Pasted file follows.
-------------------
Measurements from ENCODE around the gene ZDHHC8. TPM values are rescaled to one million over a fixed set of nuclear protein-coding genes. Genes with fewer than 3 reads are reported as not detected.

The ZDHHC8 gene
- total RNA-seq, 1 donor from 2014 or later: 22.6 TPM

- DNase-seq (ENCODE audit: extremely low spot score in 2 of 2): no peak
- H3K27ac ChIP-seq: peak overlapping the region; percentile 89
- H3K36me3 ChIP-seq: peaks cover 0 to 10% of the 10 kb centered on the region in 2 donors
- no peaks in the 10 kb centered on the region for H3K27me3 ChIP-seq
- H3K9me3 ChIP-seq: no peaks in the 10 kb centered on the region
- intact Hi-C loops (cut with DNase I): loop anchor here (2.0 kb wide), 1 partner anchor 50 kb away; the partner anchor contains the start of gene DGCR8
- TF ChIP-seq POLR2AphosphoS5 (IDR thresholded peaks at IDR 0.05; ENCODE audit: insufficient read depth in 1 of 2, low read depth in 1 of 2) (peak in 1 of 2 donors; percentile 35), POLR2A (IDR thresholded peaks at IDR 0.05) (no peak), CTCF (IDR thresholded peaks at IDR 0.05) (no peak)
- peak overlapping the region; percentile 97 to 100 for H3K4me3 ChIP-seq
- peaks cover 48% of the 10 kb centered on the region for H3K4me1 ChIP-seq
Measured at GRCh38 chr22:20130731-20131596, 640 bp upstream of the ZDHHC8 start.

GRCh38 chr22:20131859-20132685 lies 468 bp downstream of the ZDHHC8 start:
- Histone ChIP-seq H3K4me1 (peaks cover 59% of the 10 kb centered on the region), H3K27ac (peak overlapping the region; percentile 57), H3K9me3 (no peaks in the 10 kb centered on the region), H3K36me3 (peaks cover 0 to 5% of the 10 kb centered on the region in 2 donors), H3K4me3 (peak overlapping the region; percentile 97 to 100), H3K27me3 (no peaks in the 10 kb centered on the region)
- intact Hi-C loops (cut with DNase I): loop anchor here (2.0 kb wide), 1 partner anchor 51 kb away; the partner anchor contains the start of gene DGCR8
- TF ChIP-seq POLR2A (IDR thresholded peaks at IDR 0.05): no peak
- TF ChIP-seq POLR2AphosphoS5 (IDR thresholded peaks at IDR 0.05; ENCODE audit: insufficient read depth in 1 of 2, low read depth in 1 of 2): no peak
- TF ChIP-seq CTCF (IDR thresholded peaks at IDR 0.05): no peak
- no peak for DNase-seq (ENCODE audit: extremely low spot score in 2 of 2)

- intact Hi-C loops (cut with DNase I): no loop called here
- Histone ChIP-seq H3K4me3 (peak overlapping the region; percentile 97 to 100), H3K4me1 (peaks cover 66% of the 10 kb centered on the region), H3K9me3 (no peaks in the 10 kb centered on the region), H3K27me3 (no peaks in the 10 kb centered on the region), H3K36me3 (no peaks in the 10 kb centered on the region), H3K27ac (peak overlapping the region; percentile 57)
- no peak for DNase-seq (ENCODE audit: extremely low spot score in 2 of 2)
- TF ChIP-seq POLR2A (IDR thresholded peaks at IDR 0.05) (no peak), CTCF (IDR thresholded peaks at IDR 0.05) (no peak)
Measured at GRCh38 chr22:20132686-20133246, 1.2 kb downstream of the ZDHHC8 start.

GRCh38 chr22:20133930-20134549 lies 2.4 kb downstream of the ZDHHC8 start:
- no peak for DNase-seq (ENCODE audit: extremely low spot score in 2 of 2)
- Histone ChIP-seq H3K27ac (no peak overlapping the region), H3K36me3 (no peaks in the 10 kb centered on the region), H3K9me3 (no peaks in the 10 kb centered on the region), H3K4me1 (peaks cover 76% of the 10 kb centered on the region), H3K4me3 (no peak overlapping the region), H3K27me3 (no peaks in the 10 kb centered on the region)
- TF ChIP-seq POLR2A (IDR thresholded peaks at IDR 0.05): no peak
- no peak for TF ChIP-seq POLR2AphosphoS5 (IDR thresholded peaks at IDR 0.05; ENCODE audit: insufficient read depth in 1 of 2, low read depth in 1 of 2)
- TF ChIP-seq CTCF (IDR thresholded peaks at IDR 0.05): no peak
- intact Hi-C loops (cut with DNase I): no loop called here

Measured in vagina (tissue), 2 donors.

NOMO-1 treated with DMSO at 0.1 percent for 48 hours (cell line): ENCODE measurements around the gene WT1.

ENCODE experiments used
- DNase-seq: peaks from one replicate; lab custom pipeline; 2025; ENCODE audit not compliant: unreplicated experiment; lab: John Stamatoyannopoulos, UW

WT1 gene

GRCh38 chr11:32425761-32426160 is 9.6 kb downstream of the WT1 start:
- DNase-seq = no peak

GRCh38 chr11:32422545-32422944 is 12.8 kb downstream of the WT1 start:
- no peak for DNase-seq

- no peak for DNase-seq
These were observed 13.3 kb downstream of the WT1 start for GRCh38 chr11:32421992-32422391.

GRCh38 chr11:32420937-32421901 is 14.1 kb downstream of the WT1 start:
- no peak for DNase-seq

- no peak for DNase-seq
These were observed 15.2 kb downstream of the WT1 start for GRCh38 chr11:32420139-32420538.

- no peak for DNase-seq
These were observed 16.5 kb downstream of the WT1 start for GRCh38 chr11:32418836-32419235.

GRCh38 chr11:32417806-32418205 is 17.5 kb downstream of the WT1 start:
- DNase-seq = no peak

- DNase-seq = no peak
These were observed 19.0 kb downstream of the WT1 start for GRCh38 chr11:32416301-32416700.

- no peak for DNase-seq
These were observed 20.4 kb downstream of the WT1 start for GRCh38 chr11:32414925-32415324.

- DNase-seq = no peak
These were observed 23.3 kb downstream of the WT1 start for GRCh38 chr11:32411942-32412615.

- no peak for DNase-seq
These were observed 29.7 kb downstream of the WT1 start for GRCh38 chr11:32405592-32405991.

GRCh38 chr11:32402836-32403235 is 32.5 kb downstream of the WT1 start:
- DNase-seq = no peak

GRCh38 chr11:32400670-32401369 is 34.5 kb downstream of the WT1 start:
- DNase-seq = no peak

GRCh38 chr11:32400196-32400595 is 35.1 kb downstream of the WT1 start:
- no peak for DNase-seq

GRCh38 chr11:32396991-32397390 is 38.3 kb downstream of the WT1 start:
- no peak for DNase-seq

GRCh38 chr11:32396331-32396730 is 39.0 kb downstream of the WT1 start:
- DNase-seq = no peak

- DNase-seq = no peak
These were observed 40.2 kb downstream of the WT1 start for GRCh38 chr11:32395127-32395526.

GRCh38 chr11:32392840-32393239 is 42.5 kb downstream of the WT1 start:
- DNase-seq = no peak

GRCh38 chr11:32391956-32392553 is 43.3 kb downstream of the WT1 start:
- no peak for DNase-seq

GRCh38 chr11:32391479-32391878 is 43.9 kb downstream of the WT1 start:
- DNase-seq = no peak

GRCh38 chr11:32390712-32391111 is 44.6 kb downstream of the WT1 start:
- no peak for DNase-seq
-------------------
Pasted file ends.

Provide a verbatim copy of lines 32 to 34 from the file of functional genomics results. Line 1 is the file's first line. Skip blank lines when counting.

- intact Hi-C loops (cut with DNase I): no loop called here

Measured in vagina (tissue), 2 donors.

NOMO-1 treated with DMSO at 0.1 percent for 48 hours (cell line): ENCODE measurements around the gene WT1.